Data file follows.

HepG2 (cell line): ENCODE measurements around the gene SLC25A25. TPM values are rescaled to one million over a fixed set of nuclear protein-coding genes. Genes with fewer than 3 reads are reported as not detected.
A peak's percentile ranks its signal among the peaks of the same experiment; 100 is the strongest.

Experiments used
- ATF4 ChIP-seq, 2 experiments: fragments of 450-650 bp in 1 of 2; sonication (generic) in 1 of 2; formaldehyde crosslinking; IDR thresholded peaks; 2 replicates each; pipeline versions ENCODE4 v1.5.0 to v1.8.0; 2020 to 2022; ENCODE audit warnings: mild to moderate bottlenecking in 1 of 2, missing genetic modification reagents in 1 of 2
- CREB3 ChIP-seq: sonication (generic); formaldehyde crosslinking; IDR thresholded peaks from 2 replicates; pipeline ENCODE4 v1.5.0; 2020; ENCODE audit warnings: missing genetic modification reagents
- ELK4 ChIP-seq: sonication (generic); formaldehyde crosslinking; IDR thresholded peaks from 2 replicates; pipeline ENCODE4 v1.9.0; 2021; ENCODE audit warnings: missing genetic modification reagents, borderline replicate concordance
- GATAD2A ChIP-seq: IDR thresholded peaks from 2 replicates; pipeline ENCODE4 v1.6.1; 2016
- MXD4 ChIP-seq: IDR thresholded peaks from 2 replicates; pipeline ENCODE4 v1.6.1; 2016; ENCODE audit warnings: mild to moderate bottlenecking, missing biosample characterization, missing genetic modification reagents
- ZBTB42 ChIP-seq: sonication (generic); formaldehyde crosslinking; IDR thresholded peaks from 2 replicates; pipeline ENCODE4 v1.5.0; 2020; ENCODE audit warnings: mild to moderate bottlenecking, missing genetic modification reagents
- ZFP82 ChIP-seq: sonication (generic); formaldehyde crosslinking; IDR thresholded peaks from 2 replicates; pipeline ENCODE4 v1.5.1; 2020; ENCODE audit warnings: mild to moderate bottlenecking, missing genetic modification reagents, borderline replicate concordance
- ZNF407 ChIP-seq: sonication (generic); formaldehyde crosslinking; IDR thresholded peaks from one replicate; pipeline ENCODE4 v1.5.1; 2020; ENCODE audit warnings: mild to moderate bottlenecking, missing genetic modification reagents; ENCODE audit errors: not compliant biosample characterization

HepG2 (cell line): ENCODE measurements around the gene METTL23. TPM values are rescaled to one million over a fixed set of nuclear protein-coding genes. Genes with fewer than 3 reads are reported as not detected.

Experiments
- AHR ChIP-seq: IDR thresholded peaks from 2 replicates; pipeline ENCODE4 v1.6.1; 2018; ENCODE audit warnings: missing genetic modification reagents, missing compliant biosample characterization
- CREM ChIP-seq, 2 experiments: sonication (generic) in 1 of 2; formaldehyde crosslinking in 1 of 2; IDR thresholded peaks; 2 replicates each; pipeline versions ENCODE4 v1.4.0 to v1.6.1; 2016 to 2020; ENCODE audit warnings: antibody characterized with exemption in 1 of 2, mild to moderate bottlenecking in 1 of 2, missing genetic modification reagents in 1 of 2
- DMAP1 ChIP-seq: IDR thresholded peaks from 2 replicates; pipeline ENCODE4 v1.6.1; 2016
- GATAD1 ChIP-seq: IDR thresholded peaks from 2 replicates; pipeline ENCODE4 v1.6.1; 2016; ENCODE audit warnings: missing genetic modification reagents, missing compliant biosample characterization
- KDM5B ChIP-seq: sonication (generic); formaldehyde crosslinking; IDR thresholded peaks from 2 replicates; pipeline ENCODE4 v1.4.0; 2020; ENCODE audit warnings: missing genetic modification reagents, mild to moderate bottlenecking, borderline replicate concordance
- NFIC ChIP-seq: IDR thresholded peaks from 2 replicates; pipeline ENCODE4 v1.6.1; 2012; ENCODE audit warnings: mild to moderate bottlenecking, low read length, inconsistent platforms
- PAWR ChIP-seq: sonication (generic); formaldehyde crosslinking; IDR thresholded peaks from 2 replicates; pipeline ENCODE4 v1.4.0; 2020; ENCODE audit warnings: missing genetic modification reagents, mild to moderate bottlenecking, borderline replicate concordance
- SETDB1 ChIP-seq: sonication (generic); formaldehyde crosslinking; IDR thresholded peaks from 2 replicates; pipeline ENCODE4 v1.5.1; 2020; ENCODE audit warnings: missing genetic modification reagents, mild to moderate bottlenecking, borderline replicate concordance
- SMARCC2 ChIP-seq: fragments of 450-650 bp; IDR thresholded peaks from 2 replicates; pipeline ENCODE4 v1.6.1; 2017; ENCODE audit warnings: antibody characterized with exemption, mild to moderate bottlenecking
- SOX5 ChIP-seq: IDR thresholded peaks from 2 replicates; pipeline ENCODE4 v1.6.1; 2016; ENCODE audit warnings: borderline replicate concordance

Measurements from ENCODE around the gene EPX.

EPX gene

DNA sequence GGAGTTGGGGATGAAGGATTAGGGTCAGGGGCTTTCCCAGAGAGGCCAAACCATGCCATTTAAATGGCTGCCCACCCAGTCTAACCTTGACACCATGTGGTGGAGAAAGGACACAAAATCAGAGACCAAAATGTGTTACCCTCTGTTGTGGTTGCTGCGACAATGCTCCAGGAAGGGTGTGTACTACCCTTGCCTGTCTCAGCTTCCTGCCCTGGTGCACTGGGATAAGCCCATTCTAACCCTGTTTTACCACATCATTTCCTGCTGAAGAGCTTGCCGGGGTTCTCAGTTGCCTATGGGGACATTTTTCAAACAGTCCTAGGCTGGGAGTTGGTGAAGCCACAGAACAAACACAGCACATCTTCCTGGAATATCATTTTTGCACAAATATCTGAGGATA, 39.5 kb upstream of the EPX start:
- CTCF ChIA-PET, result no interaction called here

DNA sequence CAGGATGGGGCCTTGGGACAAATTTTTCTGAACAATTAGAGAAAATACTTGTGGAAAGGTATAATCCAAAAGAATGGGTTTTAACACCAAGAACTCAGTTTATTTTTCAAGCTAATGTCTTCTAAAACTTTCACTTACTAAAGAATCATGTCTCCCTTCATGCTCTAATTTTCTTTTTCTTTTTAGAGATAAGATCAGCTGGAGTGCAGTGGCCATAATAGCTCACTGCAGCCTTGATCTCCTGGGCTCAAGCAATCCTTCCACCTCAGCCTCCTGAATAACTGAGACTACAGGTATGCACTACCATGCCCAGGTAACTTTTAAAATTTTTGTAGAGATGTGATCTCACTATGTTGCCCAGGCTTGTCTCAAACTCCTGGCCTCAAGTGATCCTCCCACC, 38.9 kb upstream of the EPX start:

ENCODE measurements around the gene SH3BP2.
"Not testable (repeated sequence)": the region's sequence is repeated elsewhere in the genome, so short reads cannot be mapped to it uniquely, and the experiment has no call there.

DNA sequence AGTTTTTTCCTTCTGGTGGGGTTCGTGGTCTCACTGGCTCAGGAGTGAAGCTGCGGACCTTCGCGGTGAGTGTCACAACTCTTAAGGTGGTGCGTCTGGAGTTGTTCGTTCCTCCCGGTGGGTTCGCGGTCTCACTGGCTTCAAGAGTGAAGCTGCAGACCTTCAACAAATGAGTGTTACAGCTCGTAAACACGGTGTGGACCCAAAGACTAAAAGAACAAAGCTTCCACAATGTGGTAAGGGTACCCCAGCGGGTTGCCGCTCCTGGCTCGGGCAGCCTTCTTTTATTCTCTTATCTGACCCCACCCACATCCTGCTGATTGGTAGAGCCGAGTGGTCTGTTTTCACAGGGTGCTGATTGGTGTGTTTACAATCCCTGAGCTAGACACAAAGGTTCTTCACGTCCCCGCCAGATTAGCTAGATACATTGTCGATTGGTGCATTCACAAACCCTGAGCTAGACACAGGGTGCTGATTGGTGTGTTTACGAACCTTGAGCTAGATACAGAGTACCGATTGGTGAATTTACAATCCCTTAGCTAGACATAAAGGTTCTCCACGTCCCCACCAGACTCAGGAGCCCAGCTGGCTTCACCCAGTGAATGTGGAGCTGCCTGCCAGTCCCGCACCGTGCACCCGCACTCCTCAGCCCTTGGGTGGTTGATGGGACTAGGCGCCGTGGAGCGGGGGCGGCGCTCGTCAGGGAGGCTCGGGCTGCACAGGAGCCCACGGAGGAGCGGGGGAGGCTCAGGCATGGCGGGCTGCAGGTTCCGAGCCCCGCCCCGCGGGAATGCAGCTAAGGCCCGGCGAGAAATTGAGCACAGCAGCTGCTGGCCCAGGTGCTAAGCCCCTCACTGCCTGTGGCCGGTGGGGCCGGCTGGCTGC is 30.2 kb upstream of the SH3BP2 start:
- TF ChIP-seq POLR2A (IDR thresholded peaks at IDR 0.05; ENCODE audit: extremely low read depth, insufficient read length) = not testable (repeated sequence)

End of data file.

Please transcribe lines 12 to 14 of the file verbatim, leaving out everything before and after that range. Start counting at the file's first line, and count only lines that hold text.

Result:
HepG2 (cell line): ENCODE measurements around the gene METTL23. TPM values are rescaled to one million over a fixed set of nuclear protein-coding genes. Genes with fewer than 3 reads are reported as not detected.

Experiments
- AHR ChIP-seq: IDR thresholded peaks from 2 replicates; pipeline ENCODE4 v1.6.1; 2018; ENCODE audit warnings: missing genetic modification reagents, missing compliant biosample characterization